Insuring a Medical Entity with Medical Professional Liability Insurance

June 24, 2022
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Indirect Liability

Indirect liability exists when an entity is named secondary to a provider in a bodily injury medical malpractice claim.

This is referred to as vicarious liability in the Medical Malpractice Professional Liability industry.

The theory of vicarious liability stems from nautical days when it was called the captain of the ship doctrine.

In this philosophy, the ship’s captain is viewed as responsible for the behavior and safety of the merchants (and their merchandise)

and employees working onboard, including successful passage and delivery of the ship.

Similarly, in healthcare facility liability insurance, the entity can be held responsible for the medical service of all medical providers

(contracted or employed) working on behalf of the organization.

 They each bring a level of risk to the organization, even if the providers are insured separately for medical professional liability.

Medical facilities offer various services. Some of these are:

  • Aesthetic
  • Clinical
  • Surgical
  • Outpatient
  • Integrative wellness

Whatever the underlying service is, the health care entity should be properly insured with a separate limit of liability.

After all, claims often include the entity, which is frequently held liable if the judge/jury allocates some of its primary provider’s responsibility for negligence to it.  

Like all medical malpractice lawsuits and liabilities, allegations and claims can continue to be present into the future.

Entities, facilities, centers — all healthcare organizations need proper medical professional liability coverage.

They can be insured separately or in addition to underlying provider malpractice policies. Like in other healthcare facilities, the underwriting process involves questions to measure the organization’s size and scope.

Indirect liability premiums are developed by considering the likelihood of an entity becoming involved in a claim associated with the organization’s activities and, occasionally, the technical health care services of the providers.

A key distinction must be kept in mind in pricing and developing policies to cover health care entities.

The health care organization considers the number of outpatient visits, the annual revenue, and all of the allied mid-level advanced practice and medical doctors within the practice.

This occurs whether they are contracted separately, insured, or employed.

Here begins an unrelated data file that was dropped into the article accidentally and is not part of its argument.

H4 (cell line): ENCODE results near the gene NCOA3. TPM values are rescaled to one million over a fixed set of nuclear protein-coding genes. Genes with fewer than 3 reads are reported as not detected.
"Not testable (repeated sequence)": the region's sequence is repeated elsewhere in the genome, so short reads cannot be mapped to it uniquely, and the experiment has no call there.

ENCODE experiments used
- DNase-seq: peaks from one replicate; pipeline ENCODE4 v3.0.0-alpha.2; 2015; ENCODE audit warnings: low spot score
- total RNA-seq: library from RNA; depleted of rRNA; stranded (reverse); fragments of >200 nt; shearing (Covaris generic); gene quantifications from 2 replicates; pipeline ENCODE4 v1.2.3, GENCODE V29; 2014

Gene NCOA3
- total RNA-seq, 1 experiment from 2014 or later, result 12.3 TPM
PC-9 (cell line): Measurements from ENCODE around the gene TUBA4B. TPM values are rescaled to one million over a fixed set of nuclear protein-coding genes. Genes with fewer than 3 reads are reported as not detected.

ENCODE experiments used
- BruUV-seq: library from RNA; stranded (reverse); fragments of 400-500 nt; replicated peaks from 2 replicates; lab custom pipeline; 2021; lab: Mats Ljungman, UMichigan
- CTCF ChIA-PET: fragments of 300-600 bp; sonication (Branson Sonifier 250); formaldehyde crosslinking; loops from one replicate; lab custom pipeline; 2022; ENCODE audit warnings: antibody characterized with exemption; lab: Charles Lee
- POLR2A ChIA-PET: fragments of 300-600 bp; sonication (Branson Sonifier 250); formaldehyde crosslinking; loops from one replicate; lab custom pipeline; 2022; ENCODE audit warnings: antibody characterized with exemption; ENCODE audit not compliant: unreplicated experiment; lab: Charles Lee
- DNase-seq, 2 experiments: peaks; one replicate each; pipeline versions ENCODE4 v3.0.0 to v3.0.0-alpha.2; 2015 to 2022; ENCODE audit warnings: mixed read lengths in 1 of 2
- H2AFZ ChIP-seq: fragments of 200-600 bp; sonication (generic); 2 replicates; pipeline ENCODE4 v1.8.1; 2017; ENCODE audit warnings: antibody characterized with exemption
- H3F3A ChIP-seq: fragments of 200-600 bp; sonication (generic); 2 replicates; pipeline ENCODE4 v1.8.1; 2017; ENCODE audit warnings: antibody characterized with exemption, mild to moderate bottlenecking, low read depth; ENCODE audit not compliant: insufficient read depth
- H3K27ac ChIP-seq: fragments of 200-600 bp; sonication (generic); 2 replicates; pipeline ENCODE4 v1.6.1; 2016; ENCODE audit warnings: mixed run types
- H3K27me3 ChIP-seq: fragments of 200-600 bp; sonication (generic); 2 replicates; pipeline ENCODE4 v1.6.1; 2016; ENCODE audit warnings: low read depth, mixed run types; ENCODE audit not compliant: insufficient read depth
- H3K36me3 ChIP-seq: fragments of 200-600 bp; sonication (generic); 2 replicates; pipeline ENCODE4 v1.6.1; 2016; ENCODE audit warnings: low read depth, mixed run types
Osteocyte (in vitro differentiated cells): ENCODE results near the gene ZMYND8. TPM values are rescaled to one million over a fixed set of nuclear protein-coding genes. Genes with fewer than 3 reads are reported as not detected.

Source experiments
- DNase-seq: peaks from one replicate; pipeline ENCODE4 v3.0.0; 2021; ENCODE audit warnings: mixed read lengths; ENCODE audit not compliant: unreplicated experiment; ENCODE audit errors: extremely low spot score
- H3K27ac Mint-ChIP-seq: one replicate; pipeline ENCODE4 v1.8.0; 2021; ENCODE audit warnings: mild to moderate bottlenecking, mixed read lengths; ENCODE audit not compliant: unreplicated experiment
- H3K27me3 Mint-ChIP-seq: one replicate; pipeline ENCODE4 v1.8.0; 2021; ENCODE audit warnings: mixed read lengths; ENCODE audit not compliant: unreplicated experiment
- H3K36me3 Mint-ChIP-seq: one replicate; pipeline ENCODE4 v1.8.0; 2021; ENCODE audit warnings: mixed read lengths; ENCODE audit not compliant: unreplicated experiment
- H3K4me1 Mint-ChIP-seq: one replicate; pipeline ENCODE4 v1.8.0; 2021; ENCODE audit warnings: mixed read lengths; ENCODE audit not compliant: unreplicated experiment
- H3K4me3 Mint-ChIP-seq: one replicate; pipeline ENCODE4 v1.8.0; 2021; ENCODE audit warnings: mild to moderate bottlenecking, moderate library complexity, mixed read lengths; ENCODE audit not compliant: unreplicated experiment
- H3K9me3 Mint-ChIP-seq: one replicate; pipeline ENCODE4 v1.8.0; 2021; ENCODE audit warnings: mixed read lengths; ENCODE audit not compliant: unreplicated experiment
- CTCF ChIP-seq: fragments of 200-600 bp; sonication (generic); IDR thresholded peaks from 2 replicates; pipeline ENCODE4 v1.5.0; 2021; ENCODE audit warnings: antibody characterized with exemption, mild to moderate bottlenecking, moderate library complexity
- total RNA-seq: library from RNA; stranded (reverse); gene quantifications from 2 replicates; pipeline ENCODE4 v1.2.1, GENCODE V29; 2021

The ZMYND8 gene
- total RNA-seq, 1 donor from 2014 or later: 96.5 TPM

This macro approach of looking at the group in the aggregate when developing the premium is the best assurance that the policy matches the risk and will cover all claims involving the entity.

Here we have an example of indirect liability and properly insuring a healthcare organization with clinical trial liability insurance. This is a sample of questions used by underwriting to inform the pricing.

Questions About  Activities:

  • Where will the trials take place?
  • What is the trial’s protocol?
  • How many principal investigators are there?
  • What type of medical and biotechnology research is involved?
  • What were the contract research organization and clinical investigator selection criteria?
  • How many patients will be involved?
  • What are the patients’ age ranges, health requirements, etc.?
  • How is follow-up handled?
  • Are informed consent forms in the native language of each participant?
  • How are participants compensated?

Clinical Trial Risk Management Practices:

  • Keep track of recent developments
  • Know how to best manage risks with insurance and other measures
  • Provide benchmarking to compare your organization’s internal risk management practices with those of peer-group companies
  • Recommend emerging best practices
  • Conduct an independent assessment of the trial design
  • Review informed consent and other documents to ensure completion, comprehension and readability
  • Manage potential conflicts of interest
  • Include pharmaceutical experts to work closely with clients to establish each case’s coverage requirements.
  • Be singularly focused on tailoring the clinical trial coverage for today’s medical technology and life sciences companies. By doing so, a wide array of proprietary product classifications to set rates and prices to meet their unique needs can be offered.
  • Be centralized in one location so clients can benefit from consistent underwriting practices, collaborative decision-making and proactive account management